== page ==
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VP Kamala Harris hosts all 24 female Senators for dinner at DC residence
With a very evident divide in Congress, the Biden administration looks to bring back some bipartisanship outside the halls of the Capitol. Vice President Kamala Harris hosted a private dinner with all 24 female Senators in her DC residence this week.
Harris invited all 24 female Senators to the vice president’s Naval Observatory residence Tuesday night for a private dinner. 16 Democratic and eight Republican Senators were invited, the dinner is the first known time Harris has hosted lawmakers in the vice presidential residence. The lawmakers dined on roasted mahi-mahi with strawberry rhubarb croustades and vanilla ice cream, according to Nebraska Republican Sen. Deb Fischer, who shared the menu, paired with wines from California, Harris’s home state.
Following the dinner, GOP Sen. Marsha Blackburn told Fox News that there was no policy talk during the private event. Blackburn said the vice president was a “gracious” host and the dinner event was “lovely.” The Tennessee lawmaker added that had there been discussions of policy, she would have told Harris to visit the southern border.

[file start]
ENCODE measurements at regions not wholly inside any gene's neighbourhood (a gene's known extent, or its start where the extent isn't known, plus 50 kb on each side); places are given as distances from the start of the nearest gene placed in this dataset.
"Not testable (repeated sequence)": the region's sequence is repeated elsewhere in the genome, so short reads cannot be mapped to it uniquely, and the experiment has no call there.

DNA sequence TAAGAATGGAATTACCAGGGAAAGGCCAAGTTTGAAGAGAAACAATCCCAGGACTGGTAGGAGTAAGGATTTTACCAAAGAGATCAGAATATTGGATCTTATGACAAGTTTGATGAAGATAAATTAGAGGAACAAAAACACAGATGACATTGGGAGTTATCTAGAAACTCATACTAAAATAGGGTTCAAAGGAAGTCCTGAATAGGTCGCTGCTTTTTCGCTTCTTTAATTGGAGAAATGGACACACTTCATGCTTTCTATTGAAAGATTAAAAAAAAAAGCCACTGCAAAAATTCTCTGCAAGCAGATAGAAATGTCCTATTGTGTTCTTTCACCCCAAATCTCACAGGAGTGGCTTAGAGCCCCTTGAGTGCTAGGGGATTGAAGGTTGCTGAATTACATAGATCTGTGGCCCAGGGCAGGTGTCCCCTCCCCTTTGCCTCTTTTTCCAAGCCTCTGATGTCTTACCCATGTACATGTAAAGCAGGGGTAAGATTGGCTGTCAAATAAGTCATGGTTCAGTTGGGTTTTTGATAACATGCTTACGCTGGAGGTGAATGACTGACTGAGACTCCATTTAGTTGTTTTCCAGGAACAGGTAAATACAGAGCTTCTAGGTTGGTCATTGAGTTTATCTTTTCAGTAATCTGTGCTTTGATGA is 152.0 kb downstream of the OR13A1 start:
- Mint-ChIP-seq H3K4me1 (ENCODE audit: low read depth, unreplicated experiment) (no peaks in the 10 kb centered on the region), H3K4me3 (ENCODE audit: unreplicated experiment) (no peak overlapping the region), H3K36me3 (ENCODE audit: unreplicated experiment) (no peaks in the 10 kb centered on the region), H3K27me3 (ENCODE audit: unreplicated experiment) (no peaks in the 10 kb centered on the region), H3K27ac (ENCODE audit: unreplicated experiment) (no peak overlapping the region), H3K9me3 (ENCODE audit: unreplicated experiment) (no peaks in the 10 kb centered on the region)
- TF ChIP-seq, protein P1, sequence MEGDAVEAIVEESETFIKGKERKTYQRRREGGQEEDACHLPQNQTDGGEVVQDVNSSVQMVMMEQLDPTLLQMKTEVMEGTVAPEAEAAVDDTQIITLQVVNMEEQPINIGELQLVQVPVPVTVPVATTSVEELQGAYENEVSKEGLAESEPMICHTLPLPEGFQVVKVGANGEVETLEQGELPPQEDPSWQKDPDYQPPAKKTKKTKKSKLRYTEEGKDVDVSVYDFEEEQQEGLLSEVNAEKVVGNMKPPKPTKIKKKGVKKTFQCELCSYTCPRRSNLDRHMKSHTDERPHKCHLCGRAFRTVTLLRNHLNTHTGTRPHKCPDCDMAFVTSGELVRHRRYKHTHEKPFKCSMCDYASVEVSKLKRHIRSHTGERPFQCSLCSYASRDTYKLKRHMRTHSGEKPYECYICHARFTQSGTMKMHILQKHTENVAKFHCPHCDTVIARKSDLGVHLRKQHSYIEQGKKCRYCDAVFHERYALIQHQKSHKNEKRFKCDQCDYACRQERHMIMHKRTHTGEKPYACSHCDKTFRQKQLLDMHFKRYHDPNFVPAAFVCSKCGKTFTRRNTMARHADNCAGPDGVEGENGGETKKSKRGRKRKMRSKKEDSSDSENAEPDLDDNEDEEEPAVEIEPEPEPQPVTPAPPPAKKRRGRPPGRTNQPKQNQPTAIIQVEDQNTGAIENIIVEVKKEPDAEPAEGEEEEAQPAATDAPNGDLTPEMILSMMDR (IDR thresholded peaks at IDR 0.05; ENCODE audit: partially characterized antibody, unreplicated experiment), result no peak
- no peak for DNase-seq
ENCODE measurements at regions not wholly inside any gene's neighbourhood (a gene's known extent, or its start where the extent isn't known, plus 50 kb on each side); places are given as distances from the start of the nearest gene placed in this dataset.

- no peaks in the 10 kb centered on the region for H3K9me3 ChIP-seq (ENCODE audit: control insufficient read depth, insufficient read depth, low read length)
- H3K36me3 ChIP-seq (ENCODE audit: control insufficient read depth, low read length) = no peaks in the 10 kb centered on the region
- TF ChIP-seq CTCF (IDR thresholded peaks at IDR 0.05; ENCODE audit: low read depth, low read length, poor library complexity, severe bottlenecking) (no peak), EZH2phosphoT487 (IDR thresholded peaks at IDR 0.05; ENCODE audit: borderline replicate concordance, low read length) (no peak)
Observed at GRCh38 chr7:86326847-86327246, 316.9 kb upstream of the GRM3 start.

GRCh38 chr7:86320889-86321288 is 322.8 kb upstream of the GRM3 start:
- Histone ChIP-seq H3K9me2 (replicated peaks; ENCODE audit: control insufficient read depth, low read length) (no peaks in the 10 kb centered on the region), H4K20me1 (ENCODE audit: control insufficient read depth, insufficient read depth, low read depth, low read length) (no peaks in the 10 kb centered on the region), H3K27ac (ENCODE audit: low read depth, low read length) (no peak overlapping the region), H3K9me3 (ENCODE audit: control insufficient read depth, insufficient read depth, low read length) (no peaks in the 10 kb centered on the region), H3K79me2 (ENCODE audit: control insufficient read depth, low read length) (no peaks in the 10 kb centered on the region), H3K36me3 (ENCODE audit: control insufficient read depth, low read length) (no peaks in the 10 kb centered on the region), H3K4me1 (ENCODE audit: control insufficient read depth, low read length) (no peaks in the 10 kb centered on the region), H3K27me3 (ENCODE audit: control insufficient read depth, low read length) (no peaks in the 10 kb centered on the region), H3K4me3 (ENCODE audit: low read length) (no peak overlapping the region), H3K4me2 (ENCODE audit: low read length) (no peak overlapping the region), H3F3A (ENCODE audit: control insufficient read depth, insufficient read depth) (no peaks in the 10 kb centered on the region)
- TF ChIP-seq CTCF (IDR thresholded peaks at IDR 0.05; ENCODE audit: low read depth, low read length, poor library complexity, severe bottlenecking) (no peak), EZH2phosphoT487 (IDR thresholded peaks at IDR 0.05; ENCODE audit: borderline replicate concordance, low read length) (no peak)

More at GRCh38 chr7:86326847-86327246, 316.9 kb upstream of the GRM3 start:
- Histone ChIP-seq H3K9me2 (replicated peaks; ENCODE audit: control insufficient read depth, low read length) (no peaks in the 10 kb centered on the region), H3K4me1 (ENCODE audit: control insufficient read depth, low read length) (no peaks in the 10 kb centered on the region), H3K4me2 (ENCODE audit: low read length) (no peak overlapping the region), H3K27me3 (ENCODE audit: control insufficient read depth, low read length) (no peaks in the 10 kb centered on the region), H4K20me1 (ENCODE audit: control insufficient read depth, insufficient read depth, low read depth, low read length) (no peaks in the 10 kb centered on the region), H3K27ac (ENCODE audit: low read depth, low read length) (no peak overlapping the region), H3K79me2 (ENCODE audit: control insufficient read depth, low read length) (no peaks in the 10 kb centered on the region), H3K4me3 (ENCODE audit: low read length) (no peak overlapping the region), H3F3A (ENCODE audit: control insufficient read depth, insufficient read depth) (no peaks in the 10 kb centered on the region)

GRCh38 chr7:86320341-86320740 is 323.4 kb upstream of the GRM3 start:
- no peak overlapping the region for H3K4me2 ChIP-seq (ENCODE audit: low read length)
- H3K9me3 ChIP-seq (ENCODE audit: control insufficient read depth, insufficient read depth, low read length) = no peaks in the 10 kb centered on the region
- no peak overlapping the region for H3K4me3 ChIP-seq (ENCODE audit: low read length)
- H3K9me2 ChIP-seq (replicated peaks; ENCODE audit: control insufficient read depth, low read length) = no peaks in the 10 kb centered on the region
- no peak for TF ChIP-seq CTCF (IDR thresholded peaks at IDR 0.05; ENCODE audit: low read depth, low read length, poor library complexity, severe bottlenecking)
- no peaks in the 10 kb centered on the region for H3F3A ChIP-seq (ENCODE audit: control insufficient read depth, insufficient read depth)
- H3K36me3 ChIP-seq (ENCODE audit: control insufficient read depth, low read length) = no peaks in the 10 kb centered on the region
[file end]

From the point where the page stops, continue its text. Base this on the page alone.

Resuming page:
“But if she had brought up policies, I would’ve loved to have said ‘Madame Vice President, you need to get to the border. You need to talk to Border Patrol’” said Blackburn, who noted that the dinner was an annual bipartisan event for the female lawmakers at the Senate. However, the annual dinner in 2020 was canceled due to the pandemic.
“What a wonderful bipartisan women senators dinner at our @VP’s residence! Thank you Kamala! I am so proud of you!” tweeted Michigan Democratic Senator Debbie Stabenow. Arizona Democratic Senator Kyrsten Sinema was not present at the dinner as was Mississippi Republican Cindy Hyde-Smith.
In other news, Harris met with 16 Democratic state lawmakers from Texas at the White House following the push by Texas Republicans to pass a more restrictive state voting law. The Texas House Democrats blocked the passage by walking out of the session. During their meeting, Harris noted the 2013 ruling by the Supreme Court to nullify the lynchpin of the landmark Voting Rights Act - an act that Democrats are looking to bring back with the sweeping voting reform bills.